by Nigel Cherrie
We rowed under the Auckland Harbour Bridge 10 days ago now and since then, I have been having mixed emotions about our adventure on the Tasman.
Obviously, I have enjoyed being at home in Auckland, spending time with my family, good friends and meeting our sponsors who made it all possible.
It's nice not to have to get up for the 3am shift and sleeping a full night in a dry bed that doesn't move and having non-salt encrusted clothes are luxuries I will never take for granted again.
On reflection, I feel very proud of what Team Gallagher has achieved, given the conditions we experienced and the constant challenges we faced and how we dealt with them as a team.
But, on top of the 'content-ness', I did feel a slight void in my life for a few days after the row. When you have been pushing towards a goal for so long, to wake up and not have something to aim for, even not having to go training each day, leaves a slightly empty feeling.
The easy way to solve to this? Set a new goal! So I have. I'm aiming to windsurf the coastal classic yacht race route from Auckland to Russell later this year - 120nm in one day (slightly quicker than we could row it!). I think the record is under 14 hours but we'll have to see if the conditions on the day let me have a crack at that.
I would put a few dollars on the other team members setting themselves new ambitious goals in the near future too.
I have found myself in a day dream a few times in the last week, remembering those final few miles when we came into Auckland for the finish and then making the harbour bridge with a final sprint. I think it was partly achieving the end goal of rowing under the bridge, which I had visualised for so long that made it special and also because it is home. I love Auckland and it was great to finish here. Maybe I should windsurf from Russell to Auckland instead?
Ironically, our finish date was two years to the day that Shaun Quincey set off on his record-setting Tasman row. I watched Shaun's documentary two nights ago and it set off a number of memories from our experience including storms, beautiful calm days and breakages although thankfully for us, no capsize.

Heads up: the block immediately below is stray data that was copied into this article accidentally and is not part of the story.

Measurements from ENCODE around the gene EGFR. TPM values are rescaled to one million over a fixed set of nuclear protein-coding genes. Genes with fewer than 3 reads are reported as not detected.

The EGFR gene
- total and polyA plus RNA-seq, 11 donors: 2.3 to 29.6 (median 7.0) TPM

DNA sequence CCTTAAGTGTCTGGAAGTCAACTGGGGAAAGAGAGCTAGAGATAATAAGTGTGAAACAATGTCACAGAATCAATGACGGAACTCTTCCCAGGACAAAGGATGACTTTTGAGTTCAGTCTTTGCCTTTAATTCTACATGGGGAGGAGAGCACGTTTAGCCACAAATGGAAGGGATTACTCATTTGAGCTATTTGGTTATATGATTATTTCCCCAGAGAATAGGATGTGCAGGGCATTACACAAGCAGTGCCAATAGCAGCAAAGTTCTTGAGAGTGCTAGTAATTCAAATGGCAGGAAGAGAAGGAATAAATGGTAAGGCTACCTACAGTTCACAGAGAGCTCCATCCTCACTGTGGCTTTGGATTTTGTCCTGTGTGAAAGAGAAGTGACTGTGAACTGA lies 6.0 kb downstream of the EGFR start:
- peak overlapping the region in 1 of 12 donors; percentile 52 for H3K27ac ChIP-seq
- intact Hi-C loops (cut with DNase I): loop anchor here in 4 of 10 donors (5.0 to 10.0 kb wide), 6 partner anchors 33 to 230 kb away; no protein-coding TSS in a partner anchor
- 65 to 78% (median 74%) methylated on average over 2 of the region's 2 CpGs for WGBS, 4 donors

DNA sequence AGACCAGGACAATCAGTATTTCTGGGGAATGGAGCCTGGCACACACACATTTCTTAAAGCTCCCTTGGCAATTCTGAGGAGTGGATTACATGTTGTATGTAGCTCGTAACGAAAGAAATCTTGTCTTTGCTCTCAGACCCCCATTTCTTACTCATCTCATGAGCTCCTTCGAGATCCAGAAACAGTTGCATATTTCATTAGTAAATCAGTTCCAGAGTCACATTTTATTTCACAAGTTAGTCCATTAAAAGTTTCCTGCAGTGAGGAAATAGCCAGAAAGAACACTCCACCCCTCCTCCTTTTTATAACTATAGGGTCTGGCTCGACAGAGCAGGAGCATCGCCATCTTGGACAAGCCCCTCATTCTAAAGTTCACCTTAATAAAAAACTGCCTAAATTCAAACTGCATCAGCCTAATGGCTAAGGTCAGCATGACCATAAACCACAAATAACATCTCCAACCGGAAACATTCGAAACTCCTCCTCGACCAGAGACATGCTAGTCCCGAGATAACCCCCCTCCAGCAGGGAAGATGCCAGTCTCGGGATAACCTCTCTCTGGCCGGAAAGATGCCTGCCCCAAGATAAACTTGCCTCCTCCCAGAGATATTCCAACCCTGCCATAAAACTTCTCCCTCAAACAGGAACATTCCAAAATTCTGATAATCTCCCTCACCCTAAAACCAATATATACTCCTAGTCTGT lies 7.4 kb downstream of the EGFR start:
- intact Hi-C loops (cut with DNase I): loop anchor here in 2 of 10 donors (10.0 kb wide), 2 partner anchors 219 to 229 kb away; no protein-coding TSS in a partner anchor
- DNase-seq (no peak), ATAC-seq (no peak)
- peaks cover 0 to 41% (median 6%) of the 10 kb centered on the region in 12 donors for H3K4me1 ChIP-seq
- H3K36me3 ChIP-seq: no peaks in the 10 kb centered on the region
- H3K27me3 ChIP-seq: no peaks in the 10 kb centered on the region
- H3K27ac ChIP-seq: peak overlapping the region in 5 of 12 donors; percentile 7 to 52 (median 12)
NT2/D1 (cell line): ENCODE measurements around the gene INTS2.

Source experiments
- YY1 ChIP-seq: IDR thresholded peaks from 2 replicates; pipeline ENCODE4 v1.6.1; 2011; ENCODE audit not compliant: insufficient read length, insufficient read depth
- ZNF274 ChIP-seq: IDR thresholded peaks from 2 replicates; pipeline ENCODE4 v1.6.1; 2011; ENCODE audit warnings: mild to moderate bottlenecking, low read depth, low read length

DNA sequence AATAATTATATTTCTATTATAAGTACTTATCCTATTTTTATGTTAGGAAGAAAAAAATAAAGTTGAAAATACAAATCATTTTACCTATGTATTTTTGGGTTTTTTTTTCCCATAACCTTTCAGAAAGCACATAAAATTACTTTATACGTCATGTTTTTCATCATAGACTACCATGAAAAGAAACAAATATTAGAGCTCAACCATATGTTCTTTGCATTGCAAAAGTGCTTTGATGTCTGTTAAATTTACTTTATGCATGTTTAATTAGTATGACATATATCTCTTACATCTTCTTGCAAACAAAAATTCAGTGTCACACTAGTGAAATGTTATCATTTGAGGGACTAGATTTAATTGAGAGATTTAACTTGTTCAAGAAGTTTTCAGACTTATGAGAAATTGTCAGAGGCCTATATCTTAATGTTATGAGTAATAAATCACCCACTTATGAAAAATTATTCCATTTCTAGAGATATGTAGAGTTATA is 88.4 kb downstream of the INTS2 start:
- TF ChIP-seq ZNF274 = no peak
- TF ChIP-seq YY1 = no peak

I feel thankful we never experienced a full 180-degree roll. Two teams aiming to complete long distance rows this week - one in the Atlantic ocean and another going from Victoria to Hobart - have seen their expeditions prematurely ended because of capsizes. I thank our designer for our boat's stability, even in the worst of the Tasman, when six to eight metre seas broke over the top of us and crash landed onboard, we never came close to going half over.
It was wonderful to see family, friends, supporters and sponsors at the Viaduct. Thank you to everyone that showed up. It was quite emotional for me personally to see Sir William Gallagher and Margaret Comer at the finish.
Together they offically started the campaign when they agreed to become our title sponsors and so it was fantastic to see them at the finish when we achieved our goal. I half-apologise for giving them both large hugs after not washing for 55 days.
Quite a few people have mentioned my son Thomas coming onboard just after the finish. I knew there would be lots of people I wanted to speak to on the dock - to say thanks for their contribution - so it was our opportunity to spend a few minutes together.
I wasn't sure he wouldn't recognise me as I was 18kg lighter and a lot hairier since I last saw him on November 10. His first words? "Daddy, can we get a dog now?". He was holding me to that promise and yes, we now have a four legged family member named Hudson.
Once the meet and greet had finished, James and Andrew had slipped off to their free rooms at Hotel De Brett, my wife asked what I wanted to do. I had, by this time, consumed half a bottle of champagne and a few beers and hot, fat food was all that was on my mind. So we walked across to the Auckland Fish Market for fish 'n' chips. I got a few funny looks, probably as I resembled a homeless person so my wife had to explain I had, in fact, just rowed the ditch.
The last week has been quite busy. I have started work on the domestic chores list that was put on the back burner for nearly a year. So I have gone from diving into the clear, blue Pacific Ocean to clean to the hull to getting up ladders to clean the gutters.
The weight is coming back on slightly quicker than I lost it. I've gained 10kg in 10 days. A few large breakfasts and some alcohol does wonders for weight gain. I'm glad training for the new goal starts soon otherwise I could accelerate past my previous weight rather quickly.
I'm still cleaning the boat and the equipment. The smell from the hatches were we stored two months worth of rubbish, some of it swimming in sea water, was quite something. It was, quite simply, absolutely foul.
I'd better get on with preparing for our speaking engagements about the row - I'm looking forward to sharing the stories about the time at sea with our sponsors - and finishing the book I started at sea anchor. We may have crossed the finish line but there's still plenty to keep me occupied.